When States Aren’t In Charge, the Numbers Spike
VOLAGs receive anywhere from $3,000 to $5,000 for each refugee they resettle, so they seek to maximize refugee numbers, and find it much easier to place more in states with no oversight. The numbers make the case.
Between fiscal year 2002 (the earliest state-by-state data available) and fiscal year 2017, Alabama, Alaska, Kansas, Kentucky, Maine, Nevada, New Jersey, North Dakota, Tennessee, and Texas dropped out. Of these, five have been run by VOLAGs long enough to compare resettlement data before the state left the program and after. The table below shows the results.
Note that even in just the first year, refugee resettlement in those states shot up an average of more than 50 percent. In total, these states have seen an average annual increase of 127 percent since they relinquished program oversight.
Source: Refugee Processing Center; Interactive Reporting; www.wrapsnet.org.
As a result of all these factors, the refugee resettlement program has evolved into a largely unfunded mandate on states, and especially in Wilson-Fish states. The TMLC complaint specifically charged:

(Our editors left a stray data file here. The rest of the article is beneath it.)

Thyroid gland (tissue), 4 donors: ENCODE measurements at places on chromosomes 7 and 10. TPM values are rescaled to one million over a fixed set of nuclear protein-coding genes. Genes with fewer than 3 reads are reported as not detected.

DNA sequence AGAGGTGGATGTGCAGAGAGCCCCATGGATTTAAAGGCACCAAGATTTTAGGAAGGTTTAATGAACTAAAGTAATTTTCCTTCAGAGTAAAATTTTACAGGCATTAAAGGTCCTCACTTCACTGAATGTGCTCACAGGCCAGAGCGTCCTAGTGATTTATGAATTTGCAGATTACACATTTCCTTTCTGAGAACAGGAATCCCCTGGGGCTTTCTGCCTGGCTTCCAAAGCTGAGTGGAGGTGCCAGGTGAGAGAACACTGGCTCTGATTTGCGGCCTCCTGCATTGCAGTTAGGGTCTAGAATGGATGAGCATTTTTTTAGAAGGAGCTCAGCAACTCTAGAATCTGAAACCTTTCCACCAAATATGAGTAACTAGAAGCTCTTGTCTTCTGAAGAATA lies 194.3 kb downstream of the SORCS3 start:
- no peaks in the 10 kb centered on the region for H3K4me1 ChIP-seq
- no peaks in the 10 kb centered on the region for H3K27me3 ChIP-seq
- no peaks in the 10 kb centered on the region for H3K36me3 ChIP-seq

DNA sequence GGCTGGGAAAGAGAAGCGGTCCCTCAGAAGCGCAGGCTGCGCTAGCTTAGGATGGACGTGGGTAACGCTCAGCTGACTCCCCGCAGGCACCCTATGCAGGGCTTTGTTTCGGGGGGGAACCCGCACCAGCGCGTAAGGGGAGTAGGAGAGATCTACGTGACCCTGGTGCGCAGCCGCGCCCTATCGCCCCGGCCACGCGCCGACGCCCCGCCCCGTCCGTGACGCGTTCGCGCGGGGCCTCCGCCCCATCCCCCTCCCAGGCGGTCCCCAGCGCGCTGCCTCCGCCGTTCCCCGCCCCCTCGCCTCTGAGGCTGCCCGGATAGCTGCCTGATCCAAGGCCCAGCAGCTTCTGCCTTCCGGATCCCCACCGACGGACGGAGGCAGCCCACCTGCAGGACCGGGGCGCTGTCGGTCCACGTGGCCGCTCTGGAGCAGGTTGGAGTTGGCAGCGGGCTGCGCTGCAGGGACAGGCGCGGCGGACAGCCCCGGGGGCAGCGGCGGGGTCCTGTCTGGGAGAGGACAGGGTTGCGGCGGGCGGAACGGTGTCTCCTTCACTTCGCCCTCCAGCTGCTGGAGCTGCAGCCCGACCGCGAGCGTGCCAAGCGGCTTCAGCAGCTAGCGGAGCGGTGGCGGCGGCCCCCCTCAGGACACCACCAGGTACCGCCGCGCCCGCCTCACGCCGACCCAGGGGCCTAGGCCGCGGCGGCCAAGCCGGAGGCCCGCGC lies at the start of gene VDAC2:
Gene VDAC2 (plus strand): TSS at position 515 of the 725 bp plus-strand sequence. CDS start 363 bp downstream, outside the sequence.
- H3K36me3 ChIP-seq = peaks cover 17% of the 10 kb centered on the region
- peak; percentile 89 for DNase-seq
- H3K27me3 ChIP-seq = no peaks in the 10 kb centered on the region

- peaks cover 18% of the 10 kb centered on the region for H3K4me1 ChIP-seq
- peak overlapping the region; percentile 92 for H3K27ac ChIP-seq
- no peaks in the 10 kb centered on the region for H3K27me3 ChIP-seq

Defendants have exceeded and, absent relief from this Court, will continue to exceed the powers granted to the federal government under the Spending Clause of the United States Constitution as well as the limits imposed upon the federal government by the Tenth Amendment, thereby infringing upon the constitutionally-protected sovereignty and powers of the State of Tennessee.
Defendants included the U.S. Departments of State and Heath and Human Services, their respective refugee resettlement offices and leadership, including former Secretary of State Rex Tillerson and HHS Secretary Tom Price. The government, under newly appointed Attorney General Jeff Sessions, filed for dismissal. Perhaps Sessions was overwhelmed in his new job and poorly served by those underneath him, but this was one opportunity to rein in the out-of-control refugee program.
The House Judiciary Committee under Bob Goodlatte introduced the Refugee Program Integrity Restoration Act (H.R. 2826), last June. Among other things, it assures that states that leave the program will not get more refugees against their will. The bill has languished in committee.
But there is a much easier way to accomplish the same goal. That would simply be to rescind regulation 45 CFR 400.301. The administration could do this today, giving Wilson-Fish states an immediate break. Then the lawsuit could continue its long march through the courts on appeal until it reaches a sane jurist. It would then be immediately declared unconstitutional, and that would be the end of the story.